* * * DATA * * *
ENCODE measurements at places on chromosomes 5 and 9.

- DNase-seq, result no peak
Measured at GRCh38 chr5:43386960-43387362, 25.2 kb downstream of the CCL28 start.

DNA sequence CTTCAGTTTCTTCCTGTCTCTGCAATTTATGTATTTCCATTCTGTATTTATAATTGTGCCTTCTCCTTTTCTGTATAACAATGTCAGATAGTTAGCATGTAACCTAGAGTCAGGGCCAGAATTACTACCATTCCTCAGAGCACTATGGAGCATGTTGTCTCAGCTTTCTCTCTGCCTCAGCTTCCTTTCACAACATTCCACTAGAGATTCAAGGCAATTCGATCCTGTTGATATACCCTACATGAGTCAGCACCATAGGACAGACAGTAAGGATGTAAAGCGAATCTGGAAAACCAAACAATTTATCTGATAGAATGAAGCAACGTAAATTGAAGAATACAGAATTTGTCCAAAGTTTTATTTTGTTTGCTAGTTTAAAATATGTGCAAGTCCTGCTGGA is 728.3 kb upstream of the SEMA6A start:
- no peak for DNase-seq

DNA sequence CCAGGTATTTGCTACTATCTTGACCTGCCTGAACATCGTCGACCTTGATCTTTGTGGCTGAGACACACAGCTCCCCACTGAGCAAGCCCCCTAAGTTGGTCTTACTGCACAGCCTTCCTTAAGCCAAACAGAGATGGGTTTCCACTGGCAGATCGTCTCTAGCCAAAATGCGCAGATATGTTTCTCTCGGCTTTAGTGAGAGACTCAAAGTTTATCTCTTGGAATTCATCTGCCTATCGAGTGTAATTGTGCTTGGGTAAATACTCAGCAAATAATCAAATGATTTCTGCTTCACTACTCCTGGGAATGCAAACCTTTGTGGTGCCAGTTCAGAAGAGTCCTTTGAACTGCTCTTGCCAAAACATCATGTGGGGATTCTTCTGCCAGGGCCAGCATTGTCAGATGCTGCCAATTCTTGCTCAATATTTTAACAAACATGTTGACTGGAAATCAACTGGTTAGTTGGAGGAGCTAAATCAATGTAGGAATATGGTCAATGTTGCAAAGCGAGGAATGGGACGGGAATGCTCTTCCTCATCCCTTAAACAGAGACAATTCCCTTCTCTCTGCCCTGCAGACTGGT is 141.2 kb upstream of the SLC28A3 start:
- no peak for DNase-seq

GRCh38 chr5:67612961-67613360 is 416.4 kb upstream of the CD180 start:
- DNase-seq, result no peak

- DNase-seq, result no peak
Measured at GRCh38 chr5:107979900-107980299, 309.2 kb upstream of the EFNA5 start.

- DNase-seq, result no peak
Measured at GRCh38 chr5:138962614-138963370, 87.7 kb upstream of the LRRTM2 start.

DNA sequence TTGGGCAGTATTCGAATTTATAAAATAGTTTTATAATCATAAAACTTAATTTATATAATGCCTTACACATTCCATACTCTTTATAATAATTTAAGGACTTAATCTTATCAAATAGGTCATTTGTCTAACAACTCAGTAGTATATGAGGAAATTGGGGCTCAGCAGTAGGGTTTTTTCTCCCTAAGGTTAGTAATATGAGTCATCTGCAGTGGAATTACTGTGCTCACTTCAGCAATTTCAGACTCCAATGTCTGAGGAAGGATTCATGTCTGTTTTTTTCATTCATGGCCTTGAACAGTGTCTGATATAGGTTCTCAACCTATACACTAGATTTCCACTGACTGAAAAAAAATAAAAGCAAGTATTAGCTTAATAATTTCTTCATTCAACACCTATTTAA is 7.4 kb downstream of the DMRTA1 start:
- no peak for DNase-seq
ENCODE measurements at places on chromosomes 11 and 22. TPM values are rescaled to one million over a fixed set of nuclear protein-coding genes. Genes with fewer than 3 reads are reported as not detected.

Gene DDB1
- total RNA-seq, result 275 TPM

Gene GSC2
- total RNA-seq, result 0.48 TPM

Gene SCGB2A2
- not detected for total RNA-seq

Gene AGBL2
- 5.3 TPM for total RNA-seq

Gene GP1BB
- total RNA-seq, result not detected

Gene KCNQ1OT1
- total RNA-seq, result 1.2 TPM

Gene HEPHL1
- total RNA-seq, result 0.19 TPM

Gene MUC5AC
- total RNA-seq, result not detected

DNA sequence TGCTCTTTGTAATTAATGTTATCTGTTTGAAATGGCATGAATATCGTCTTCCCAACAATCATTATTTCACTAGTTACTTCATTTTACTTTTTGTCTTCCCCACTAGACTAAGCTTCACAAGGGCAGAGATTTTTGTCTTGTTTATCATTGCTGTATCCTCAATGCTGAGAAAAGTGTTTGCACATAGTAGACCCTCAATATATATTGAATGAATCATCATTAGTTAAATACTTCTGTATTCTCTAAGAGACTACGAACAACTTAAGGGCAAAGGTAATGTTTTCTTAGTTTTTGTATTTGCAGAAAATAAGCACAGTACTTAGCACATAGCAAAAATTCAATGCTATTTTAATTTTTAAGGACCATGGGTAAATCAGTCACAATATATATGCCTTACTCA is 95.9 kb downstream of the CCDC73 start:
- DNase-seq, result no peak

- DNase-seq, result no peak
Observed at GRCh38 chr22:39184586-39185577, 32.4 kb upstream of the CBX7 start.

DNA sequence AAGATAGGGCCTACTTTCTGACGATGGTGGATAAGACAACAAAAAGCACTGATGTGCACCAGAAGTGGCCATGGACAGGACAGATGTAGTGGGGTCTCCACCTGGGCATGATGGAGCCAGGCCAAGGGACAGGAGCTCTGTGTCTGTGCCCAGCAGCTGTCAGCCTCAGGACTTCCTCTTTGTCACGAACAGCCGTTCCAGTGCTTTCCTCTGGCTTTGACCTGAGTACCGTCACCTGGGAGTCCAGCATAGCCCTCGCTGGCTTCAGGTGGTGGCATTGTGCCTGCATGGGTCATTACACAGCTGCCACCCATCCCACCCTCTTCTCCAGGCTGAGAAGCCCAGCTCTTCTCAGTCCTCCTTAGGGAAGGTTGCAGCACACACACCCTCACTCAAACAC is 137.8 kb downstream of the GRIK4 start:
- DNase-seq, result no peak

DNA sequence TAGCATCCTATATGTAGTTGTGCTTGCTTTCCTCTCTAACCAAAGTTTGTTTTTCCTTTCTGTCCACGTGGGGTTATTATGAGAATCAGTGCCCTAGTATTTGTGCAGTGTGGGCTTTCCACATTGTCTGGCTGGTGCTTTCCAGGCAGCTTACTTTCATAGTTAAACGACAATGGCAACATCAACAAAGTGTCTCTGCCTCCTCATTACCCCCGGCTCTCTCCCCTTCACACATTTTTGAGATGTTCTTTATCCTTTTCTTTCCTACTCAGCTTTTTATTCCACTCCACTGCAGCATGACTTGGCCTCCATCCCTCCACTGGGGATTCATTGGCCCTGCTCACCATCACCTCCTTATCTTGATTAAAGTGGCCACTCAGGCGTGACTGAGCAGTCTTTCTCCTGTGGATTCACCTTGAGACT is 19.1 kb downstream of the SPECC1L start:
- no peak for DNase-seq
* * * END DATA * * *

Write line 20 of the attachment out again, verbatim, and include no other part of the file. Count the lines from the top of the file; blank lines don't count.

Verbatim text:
- total RNA-seq, result 0.48 TPM